Cobaea Species, Cathedral Bells, Cup and Saucer Vine, Purple Jedra

Cobaea scandens

Family: Polemoniaceae (po-le-moh-nee-AY-see-ee) (Info)
Genus: Cobaea (ko-BEE-uh) (Info)
Species: scandens (SKAN-dens) (Info)
Synonym:Cobaea lasseri


Vines and Climbers

Water Requirements:

Average Water Needs; Water regularly; do not overwater

Sun Exposure:

Full Sun



Foliage Color:

Unknown - Tell us


4-6 ft. (1.2-1.8 m)


12-15 in. (30-38 cm)


USDA Zone 9a: to -6.6 C (20 F)

USDA Zone 9b: to -3.8 C (25 F)

USDA Zone 10a: to -1.1 C (30 F)

USDA Zone 10b: to 1.7 C (35 F)

Where to Grow:

Unknown - Tell us



Bloom Color:

Dark Blue

White/Near White

Bloom Characteristics:

Unknown - Tell us

Bloom Size:

Unknown - Tell us

Bloom Time:

Late Summer/Early Fall

Mid Fall

Other details:

May be a noxious weed or invasive

Soil pH requirements:

Unknown - Tell us

Patent Information:


Propagation Methods:

From herbaceous stem cuttings

From seed; sow indoors before last frost

Seed Collecting:

Allow pods to dry on plant; break open to collect seeds


This plant is said to grow outdoors in the following regions:


Fairhope, Alabama

Palmer, Alaska

Arroyo Grande, California

Berkeley, California

Cazadero, California

Elk Grove, California

Redwood City, California

Richmond, California

San Diego, California(3 reports)

San Francisco, California

San Leandro, California

Scotts Valley, California

Tracy, California

Vallejo, California

Waterford, California

West Covina, California

Colorado Springs, Colorado

Mansfield Center, Connecticut

Austell, Georgia

Hawkinsville, Georgia

Windsor, Illinois

Barbourville, Kentucky

Hammond, Louisiana

Berwick, Maine

Glenwood, Minnesota

Saint Joseph, Missouri

Averill Park, New York

Concord, North Carolina

Hendersonville, North Carolina

Dundee, Ohio

Binbrook, Ontario

Flamborough, Ontario

Hamilton, Ontario

Portland, Oregon

Olyphant, Pennsylvania

North Augusta, South Carolina

Desoto, Texas

Galveston, Texas

Chesapeake, Virginia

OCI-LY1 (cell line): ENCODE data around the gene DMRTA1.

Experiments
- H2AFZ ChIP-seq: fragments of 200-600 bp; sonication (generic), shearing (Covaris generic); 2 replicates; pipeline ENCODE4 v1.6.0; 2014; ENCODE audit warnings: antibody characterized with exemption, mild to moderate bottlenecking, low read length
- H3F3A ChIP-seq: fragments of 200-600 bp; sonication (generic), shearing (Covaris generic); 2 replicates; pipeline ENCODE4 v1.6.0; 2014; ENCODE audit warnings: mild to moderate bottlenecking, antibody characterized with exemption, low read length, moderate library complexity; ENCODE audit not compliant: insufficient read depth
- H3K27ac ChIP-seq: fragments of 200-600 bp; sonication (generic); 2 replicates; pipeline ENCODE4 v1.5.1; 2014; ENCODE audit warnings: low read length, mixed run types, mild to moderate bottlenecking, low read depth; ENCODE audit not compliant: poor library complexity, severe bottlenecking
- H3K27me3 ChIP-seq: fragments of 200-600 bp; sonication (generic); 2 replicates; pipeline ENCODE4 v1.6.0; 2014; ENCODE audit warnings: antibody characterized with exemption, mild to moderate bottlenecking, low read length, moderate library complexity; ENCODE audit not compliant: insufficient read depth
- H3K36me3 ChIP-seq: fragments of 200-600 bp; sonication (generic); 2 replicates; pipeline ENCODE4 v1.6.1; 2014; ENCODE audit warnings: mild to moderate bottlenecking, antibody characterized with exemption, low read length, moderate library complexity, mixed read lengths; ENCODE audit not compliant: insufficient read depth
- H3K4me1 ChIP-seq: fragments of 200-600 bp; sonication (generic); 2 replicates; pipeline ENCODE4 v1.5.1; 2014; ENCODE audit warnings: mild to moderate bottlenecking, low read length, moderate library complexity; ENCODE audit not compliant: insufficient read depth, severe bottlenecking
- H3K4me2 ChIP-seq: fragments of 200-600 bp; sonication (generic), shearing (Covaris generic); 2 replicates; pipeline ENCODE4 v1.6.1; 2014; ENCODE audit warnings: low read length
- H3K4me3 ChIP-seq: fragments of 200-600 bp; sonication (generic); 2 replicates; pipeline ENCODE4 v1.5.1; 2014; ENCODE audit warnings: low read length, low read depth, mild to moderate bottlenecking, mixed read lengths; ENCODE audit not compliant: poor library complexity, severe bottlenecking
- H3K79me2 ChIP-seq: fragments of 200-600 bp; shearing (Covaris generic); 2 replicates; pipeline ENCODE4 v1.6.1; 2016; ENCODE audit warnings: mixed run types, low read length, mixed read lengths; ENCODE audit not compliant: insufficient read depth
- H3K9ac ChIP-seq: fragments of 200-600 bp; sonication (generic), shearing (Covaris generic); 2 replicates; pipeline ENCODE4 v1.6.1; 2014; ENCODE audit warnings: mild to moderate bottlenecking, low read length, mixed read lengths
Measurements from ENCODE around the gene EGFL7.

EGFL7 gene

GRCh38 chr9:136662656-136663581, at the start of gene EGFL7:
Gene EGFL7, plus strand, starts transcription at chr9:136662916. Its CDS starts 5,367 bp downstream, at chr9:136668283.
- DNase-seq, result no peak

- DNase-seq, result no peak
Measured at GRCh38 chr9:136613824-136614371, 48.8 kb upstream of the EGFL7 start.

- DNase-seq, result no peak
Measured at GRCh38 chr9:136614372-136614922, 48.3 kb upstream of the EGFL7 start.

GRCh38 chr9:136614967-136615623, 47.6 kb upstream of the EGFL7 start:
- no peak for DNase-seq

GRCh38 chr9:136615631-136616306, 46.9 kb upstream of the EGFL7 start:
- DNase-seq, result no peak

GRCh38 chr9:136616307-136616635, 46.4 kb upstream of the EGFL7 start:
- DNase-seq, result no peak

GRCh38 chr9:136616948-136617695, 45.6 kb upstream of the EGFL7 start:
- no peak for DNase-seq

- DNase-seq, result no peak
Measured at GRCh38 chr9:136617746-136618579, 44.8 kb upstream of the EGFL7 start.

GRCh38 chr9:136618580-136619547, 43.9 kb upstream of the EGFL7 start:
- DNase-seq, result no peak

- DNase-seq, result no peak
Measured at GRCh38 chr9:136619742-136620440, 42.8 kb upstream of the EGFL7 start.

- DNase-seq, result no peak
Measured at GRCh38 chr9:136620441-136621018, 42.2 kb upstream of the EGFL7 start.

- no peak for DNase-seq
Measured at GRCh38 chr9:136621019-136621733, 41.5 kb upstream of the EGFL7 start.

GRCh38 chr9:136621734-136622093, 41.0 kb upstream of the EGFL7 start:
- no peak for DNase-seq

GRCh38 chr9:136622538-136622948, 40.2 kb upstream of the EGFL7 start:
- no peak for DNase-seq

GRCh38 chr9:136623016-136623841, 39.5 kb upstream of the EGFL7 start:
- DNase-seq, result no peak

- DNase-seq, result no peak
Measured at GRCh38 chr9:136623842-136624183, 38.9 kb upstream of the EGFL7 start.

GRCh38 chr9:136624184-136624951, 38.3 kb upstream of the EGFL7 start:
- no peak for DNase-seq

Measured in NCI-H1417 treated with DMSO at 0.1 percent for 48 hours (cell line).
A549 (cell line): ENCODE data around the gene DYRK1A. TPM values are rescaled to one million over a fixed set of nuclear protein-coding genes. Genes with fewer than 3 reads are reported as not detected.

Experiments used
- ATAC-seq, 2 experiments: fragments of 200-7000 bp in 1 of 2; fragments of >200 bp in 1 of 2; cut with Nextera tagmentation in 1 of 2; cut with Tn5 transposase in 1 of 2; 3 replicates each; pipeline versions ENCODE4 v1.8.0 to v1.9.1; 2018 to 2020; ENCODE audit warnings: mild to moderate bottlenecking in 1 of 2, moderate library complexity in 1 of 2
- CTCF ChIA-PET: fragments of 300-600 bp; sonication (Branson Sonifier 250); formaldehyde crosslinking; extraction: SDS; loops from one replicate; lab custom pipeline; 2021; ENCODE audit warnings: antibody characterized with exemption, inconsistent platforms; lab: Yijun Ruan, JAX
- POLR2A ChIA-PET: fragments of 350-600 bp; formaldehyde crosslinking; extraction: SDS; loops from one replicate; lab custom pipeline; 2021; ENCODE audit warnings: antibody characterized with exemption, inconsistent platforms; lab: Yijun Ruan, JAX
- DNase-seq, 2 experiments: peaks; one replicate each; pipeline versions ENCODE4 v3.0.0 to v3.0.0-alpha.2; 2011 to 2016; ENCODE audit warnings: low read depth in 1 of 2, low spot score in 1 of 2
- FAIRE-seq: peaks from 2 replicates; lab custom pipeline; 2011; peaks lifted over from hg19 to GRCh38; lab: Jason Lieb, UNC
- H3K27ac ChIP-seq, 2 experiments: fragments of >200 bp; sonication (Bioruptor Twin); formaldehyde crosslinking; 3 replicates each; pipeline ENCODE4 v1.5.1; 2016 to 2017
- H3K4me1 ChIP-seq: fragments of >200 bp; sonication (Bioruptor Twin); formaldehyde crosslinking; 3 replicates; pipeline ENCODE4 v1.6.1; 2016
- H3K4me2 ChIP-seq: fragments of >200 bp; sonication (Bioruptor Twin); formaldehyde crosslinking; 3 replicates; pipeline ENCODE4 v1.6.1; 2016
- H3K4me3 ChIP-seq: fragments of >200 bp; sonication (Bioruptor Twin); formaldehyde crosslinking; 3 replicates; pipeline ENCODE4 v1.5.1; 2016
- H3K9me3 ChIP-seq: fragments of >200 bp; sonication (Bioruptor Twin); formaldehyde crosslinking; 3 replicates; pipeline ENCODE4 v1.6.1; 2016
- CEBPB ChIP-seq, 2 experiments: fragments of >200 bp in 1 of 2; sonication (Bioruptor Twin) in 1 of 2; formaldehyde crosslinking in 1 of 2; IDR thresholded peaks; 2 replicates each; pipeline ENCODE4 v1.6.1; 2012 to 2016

Leesburg, Virginia

Sutherland, Virginia

Allyn, Washington

Kalama, Washington

Olympia, Washington

Sammamish, Washington

Seattle, Washington(2 reports)

Wheeling, West Virginia

show all

Gardeners' Notes:


On Feb 5, 2016, coriaceous from ROSLINDALE, MA wrote:

A fast growing annual over most of North America, it takes longer to bloom than most annual climbers and may not bloom before frost hits in the north.

It climbs by tendrils. It can grow as much as 40' tall in a single season, and grows as much as 10' wide if the tip is pinched back early. In frost free areas, it is evergreen.

In New Zealand, this is a noxious weed and considered invasive of the natural environment. [[email protected]]


On Mar 16, 2015, rachelrapunzel from Rugby, ND wrote:

I grew this many years ago when I was a teenager in a pot in my bedroom in northern MN in a SE facing window but shaded by trees so just a few hours of sun. I cannot remember how long it took to bloom (this was about 20 years ago) but I will never forget how beautiful it was! It was loaded with blossoms it seemed for months and months. And it lived until it died of neglect (teenager) I finally ordered seeds again. I appreciate all the growing tips on here as I think I had such success with it by sheer luck when I was younger and hope to use all the advice to hopefully enjoy it as much as I did then.


On Dec 25, 2014, pmmGarak from Gppingen,
Germany (Zone 7b) wrote:

after years of no no flowers until end of October on a south balcony, I placed this years plant in a container on a perfect east wall, so full sun until 12 pm, and none after. This time it started flowering in July and did not stop till late November. I kept it rather dry, that's why the foliage turned dark red starting in August - rather beautiful!

I'm trying to get through winter at about 12 degrees C in a bright room - looks quite alive up to now.


On Aug 31, 2013, gypsiekaye from ALLYN, WA wrote:

I bought this little vine in a 4 inch pot. It was planted in a 14" pot and is climbing on a post at the end of my patio. It was planted in late June and has 6 blooms and was half eaten by a little deer. I love it and am going to try and winter over


On Nov 2, 2012, imagrndma from MARCOLA, OR wrote: